Whatever the sorrow or loss, it is the start of coping, resolving, finding answers, accepting powerlessness, trusting God, finding hope, that gets you through the night and into the day.

Isn’t all suffering the growth cell that develops form, shape, growth, and resolution?  Indulging in memories at unexpected moments?  It hurts and feels good simultaneously.  It is good grief.

Today is Good Friday.  It brings us more “Good Grief.”  How crushing the torture, suffering, and death of our savior.  How transforming Christ’s resurrection and living presence!  Romans 8:18 says that our present suffering is not to be compared to our future eternity with Christ.

His suffering rewarded Him.  Our suffering rewards us.  And in the suffering is our best selves.  It is “Good grief.” And He comes and suffers again, with us.

Blessed be the God and Father of our Lord Jesus Christ, the Father of mercies and God of all comfort, who comforts us in all our affliction, so that we may be able to comfort those who are in any affliction, with the comfort with which we ourselves are comforted by God. For as we share abundantly in Christ’s sufferings, so through Christ we share abundantly in comfort too. (2 Corinthians 1: 3-5, English Standard Version)

by Margaret Stone

With all the blizzards and tornadoes the Midwest is known for, it is definitely wise to make plans for yourself and family.  We can’t stop weather systems from forming, but we can be wise enough to know what we need in case of an emergency.

I’ve learned to have candles with matches right next to them, and not just dinner candles, but the big jar type candles which last for hours…ever had to read a child books while you waited for the electricity to be restored?  Think ahead on that one.  Even battery-operated candles–they look decorative and serve a purpose and are available as tea lights or full-size, look-like-wax.  Then there’s the good old standby flashlight with a drawer full of batteries.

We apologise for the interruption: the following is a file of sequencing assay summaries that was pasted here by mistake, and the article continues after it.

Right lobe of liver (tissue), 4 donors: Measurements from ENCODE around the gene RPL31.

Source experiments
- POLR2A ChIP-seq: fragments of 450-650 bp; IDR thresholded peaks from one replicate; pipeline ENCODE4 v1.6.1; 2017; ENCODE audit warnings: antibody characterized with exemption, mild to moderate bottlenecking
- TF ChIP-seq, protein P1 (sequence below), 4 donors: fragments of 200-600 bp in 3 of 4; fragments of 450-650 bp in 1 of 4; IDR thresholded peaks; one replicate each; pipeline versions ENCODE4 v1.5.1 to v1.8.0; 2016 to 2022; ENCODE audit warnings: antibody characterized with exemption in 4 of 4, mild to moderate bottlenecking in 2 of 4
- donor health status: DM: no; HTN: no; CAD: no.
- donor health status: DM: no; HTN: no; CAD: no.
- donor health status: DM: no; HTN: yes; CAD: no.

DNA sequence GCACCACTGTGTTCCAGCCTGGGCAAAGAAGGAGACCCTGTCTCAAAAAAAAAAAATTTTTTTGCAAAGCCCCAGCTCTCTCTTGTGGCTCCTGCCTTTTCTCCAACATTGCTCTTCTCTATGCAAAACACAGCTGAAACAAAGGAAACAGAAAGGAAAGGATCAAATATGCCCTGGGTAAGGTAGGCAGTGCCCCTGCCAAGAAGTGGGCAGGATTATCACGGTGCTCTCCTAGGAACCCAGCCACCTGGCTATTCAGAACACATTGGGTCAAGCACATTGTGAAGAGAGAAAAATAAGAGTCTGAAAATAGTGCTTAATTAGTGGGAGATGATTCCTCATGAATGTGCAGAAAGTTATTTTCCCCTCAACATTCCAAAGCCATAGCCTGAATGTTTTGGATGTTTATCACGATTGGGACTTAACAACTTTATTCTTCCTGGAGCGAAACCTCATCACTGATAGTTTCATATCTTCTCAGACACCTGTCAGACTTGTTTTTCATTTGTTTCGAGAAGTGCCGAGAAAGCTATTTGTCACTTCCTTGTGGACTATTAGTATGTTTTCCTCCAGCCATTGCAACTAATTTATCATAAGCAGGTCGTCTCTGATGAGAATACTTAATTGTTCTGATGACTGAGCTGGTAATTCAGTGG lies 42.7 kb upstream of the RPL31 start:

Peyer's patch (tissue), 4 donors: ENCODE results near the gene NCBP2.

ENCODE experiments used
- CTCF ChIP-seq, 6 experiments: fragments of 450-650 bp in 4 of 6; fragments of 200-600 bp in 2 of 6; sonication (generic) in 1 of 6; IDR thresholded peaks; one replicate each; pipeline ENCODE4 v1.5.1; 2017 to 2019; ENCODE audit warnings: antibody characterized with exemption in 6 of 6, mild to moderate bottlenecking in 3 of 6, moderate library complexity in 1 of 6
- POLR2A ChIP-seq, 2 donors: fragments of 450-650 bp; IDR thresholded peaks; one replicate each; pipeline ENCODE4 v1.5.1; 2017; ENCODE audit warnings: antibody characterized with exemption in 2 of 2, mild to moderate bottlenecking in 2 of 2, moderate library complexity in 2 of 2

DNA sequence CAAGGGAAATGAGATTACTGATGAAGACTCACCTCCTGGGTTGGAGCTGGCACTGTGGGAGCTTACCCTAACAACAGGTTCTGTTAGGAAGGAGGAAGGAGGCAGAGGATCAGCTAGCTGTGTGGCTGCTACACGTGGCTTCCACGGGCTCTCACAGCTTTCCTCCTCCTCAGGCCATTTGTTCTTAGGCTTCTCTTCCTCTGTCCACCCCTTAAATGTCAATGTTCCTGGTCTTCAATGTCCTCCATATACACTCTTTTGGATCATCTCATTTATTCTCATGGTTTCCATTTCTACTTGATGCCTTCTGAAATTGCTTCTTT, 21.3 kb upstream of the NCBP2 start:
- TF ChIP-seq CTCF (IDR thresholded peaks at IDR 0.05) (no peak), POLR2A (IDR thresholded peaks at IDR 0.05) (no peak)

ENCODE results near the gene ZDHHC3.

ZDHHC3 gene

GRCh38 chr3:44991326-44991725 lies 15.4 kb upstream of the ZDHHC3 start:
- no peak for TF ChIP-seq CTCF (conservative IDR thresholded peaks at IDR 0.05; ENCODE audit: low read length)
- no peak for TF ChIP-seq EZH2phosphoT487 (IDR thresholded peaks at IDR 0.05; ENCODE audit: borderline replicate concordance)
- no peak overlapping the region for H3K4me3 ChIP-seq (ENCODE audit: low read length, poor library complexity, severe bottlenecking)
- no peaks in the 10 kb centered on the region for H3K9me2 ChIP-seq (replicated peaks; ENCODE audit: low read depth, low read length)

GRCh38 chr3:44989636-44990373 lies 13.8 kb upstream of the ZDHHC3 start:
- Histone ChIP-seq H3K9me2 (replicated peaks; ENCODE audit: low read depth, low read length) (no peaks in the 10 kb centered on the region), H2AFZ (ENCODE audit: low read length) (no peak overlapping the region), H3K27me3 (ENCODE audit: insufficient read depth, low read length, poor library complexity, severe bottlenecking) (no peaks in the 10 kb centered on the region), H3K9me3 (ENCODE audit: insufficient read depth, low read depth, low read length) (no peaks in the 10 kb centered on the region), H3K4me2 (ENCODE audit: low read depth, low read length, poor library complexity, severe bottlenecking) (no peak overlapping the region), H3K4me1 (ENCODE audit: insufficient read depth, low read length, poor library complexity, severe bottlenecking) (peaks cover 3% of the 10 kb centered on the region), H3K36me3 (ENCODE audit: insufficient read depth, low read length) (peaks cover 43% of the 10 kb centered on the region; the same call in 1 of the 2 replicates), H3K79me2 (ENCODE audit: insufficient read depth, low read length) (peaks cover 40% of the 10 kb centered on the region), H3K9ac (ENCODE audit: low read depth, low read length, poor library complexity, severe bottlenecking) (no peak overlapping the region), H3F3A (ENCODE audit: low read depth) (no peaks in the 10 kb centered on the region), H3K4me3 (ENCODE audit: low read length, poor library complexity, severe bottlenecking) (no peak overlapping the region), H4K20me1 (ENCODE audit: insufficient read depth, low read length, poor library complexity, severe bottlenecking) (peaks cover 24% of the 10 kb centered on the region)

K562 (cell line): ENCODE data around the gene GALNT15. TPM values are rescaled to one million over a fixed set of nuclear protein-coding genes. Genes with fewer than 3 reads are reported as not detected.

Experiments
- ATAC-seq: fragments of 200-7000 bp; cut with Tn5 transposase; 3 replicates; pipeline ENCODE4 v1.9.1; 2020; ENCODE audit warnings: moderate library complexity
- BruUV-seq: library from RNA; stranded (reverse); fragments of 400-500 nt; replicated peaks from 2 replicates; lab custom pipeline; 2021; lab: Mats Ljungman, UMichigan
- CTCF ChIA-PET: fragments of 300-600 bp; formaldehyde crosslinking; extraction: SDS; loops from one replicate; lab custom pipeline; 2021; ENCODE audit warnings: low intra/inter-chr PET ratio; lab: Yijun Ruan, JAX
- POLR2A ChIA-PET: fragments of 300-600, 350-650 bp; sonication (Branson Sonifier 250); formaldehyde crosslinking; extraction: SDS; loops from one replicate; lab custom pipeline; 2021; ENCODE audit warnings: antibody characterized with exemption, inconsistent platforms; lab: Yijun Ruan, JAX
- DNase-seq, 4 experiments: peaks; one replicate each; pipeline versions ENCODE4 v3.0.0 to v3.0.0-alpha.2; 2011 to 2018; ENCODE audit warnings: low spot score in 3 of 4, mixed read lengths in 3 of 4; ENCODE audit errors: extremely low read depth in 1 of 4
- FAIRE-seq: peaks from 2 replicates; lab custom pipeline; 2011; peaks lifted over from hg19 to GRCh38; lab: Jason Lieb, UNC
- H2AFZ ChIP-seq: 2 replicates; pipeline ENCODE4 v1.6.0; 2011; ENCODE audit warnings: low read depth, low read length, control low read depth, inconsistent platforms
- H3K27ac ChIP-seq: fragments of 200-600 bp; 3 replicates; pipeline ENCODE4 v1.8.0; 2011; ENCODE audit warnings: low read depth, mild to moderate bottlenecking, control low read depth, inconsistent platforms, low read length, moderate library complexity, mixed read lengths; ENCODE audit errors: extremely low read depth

In the winter, it never hurts to have several cans of soup, tuna, peanut butter and a loaf of bread in the freezer.  And, of course, several gallons of water for each person.  We went through one spring ice storm without power for a full five days…no hot meals and the first two days, we couldn’t get out our driveway because of the huge tree limbs blocking the way, so no restaurant food either.

And little children don’t understand the concept of tornadoes, so it is important to plan how you will describe such an event to them and be prepared to ask them which toy will make them feel good in the basement, or inside a bathroom.  And as for you, what treasure would you absolutely die to have back…take that with YOU!   For me, it’s my children’s photo albums, and I know right where they are.  Also tell older teens, if they are at the mall when a siren goes off to head for the bathroom area where the support walls are plentiful….do NOT try to drive home!

Planning is important for emergencies and, of course, for just plain getting through life.

Sometimes I want to NOT plan…only sit and let life happen.  Usually that only comes about if I’m lucky enough to get a vacation away from home.  It seems my mind has to get away from the house, even if I have time off, because within the confines of the four walls, I “will” find something to plan.  Ack!

My point in all this, however, is that as children of God, we have the greatest plan of all.  We have our eternal future taken care of…no savings needed, no food, shelter, clothes, schedules.  Nothing.  God has our every need thought of and provided, ahead of time.  Nothing will surprise God.  Do you think when we get to heaven he will say, “Oh, I didn’t know you were coming today!”   No way…God knows and has prepared a place for you.

A place under His wings of shelter, peace, provision.  A place with no tears.  A place of purest love.  A place more beautiful than our eyes can envision.

Prepared?   Oh, yes!   He is.

Blessings to you today.  And God’s comfort on your soul.

by Cindy Best